Yesterday, Jay shared with us his experience with eBay fraud and his attempts to work with law enforcement, Today, he takes matters (legally) into his own hands and… well, you’ll just have to read the story…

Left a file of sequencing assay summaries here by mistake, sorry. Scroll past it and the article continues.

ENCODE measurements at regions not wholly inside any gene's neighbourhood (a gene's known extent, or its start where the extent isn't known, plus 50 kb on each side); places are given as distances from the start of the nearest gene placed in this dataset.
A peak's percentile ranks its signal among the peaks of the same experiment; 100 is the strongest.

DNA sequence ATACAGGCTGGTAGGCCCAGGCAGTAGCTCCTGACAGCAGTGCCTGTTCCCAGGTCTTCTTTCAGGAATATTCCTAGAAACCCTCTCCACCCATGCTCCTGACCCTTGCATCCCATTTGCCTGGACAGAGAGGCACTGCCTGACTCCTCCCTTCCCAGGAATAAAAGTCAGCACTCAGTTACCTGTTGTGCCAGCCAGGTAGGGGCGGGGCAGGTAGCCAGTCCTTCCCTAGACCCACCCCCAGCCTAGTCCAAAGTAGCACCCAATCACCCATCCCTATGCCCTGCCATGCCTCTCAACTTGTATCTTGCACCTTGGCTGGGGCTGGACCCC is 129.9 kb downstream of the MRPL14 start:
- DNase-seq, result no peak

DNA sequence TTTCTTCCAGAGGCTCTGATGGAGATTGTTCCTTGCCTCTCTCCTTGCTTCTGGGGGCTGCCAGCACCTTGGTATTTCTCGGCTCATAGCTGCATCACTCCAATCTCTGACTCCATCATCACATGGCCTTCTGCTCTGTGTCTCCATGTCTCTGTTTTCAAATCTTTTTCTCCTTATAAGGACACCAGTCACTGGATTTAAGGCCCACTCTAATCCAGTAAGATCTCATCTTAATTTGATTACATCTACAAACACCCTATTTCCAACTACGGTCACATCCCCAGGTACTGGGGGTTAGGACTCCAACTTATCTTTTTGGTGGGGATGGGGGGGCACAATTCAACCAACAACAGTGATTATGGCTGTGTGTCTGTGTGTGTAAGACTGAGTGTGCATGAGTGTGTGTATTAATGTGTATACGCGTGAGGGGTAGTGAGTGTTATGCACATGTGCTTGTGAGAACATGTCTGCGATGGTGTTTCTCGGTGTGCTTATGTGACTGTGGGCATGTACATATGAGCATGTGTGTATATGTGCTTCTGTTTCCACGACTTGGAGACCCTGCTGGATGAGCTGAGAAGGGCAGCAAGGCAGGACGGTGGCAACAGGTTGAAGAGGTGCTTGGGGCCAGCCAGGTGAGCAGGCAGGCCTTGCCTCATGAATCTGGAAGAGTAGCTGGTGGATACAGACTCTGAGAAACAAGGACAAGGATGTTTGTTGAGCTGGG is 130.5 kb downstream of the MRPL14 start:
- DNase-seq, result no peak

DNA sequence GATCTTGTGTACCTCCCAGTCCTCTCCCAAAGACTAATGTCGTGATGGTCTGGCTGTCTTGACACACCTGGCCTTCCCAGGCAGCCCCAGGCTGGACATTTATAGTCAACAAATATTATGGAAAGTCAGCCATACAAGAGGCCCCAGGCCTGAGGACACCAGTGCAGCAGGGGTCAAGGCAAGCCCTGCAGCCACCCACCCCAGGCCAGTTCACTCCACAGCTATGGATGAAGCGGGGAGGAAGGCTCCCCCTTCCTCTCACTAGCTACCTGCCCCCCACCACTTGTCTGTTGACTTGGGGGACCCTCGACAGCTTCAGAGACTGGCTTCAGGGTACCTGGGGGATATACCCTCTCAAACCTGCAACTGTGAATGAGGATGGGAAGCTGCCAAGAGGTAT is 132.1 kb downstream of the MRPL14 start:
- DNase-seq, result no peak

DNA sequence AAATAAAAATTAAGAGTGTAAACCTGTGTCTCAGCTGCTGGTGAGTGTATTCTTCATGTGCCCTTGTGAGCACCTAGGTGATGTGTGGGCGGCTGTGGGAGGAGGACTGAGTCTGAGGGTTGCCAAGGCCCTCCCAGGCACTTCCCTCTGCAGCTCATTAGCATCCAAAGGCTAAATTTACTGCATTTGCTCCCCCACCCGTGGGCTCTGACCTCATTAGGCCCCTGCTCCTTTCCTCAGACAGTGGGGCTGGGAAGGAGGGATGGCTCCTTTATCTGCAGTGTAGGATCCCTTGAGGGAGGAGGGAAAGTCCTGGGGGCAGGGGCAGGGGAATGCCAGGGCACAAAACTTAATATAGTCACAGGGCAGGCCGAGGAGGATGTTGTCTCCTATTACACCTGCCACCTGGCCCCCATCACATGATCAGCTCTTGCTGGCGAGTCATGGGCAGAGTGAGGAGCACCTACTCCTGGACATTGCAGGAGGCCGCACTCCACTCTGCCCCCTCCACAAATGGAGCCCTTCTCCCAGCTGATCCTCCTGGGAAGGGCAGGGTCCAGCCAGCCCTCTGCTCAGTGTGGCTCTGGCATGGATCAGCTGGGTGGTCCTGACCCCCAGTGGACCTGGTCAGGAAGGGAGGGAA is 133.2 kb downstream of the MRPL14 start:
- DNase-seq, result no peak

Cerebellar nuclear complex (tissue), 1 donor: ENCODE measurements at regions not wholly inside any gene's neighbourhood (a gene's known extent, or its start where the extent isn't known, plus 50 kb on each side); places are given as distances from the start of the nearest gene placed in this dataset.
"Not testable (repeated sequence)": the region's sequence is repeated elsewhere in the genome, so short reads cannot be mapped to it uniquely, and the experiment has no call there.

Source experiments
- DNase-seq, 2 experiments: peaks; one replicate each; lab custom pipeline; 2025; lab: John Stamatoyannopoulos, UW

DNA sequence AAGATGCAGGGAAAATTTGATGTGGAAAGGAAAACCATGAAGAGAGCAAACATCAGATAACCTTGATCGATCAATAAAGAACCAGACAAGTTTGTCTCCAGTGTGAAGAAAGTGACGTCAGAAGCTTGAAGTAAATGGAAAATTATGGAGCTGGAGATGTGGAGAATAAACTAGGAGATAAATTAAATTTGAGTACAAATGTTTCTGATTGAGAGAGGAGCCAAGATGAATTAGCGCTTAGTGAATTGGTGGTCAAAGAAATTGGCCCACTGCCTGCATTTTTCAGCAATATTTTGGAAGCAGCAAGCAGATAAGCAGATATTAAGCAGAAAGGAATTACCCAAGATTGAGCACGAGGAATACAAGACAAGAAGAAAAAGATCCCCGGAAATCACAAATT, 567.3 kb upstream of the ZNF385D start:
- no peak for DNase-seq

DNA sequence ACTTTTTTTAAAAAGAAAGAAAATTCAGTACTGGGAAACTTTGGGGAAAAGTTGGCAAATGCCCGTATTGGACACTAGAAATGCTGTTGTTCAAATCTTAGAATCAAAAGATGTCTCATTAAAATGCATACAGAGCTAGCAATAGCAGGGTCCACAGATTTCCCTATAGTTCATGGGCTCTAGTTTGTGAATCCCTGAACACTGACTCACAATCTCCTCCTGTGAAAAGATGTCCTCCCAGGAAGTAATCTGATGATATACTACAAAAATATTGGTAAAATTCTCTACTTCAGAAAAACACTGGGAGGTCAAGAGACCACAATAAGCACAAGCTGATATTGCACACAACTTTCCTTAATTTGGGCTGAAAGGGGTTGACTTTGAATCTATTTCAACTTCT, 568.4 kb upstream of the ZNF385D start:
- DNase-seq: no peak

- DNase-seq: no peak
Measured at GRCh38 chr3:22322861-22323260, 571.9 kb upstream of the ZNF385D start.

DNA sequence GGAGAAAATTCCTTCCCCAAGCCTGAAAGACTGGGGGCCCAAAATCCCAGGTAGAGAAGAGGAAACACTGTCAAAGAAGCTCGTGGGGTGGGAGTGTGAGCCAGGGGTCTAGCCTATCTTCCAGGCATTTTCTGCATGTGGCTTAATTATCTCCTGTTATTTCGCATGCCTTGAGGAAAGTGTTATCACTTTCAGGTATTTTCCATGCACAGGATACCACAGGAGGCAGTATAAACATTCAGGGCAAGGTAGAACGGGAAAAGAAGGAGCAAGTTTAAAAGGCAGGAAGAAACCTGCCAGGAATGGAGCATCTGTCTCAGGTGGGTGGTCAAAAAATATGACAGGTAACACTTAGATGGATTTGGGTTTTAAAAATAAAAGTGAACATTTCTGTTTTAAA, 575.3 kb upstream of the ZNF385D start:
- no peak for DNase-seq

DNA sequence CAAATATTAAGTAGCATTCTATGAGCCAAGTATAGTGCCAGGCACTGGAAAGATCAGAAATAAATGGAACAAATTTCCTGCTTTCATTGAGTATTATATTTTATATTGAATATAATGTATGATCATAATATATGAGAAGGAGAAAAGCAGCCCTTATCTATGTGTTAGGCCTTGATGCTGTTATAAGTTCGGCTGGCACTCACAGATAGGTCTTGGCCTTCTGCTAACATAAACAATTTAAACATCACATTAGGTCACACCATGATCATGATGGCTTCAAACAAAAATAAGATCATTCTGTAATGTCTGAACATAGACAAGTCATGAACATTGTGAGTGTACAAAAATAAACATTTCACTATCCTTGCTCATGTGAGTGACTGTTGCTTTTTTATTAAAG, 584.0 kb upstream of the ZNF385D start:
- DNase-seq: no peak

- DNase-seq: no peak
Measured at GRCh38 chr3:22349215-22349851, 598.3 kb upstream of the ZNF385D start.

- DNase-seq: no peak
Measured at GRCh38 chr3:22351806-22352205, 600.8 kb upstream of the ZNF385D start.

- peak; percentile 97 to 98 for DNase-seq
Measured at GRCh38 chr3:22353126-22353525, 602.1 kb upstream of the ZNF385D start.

Now in between these phone calls I had been pursuing the email address the seller used. The address was a hotmail account. I figured if it’s a hotmail account then they must be using a web browser to read it. I crafted an email linking in a 1×1 transparent gif image hosted on my web server. Sure enough, within a day I had a log entry from a dial-up IP address in Georgia. I really wanted to find out who this person was so I crafted another one, this time with logging information maxed. I also tried to include tantalizing messages, “The good and bad thing about the internet is that people never really know who they are dealing with.” and “Yum, AOL users are my favorite” after one of the connections was through an AOL proxy. That last one must’ve hit their pride because I got a response bashing AOL and my lame attempts. Throughout this time I continued to keep in touch with John in D.C. Once I had identified that most of the IP addresses centered on the same town in Georgia. He remembered that some of the purchases on his credit card were shipped to an address in Georgia. Sure enough the address was the same area as my IP addresses. I didn’t want to give up on our justice system so I called the local police in Georgia. In spite of my efforts to educate them on computers, the internet and EBay, they thought I was insane. There was no amount of haggling, pleading or demanding that would get the long arm of the law to that address based on me calling. Of course I kept my baiting emails going. I had sent seven unique image emails and by chance I had a window open watching the logs when the seventh popped up. I poked and prodded the host on that IP… windows PC, this time with an EarthLink branded browser dialed up through UU-Net (backbone provider, commonly resold). With my scans running, I got on the phone to UU-Net support, told them the person connected *right now* on *this IP* had committed internet fraud. Of course they couldn’t tell me anything, but they put the record into a ticket and gave me the ticket number. They said they would release it if they had a subpoena. I called the Georgia police back with this information and they still thought I was crazy. I had gotten the address John had from the purchases in Georgia. Google told us it was a secluded family home outside of town nestled in the woods. I converted the address to a phone number and John called. Turned out there was a teenager at the address whose father was very interested in our tales. The father was able to correlate the appearance of items with John’s fraud activity and yes, the father did use EarthLink. Should I have known better? Absolutely. Could I have done things differently? Sure. But I learned several valuable lessons as a result. The biggest lesson was that there was no big brother out there for me, there wasn’t an internet beat cop willing to help. They just don’t exist for small time crime. In the end my friend ended up getting his money back since they never cashed the cashier’s check (I think they waited 6 months) and the police in Georgia still thought I was nuts.


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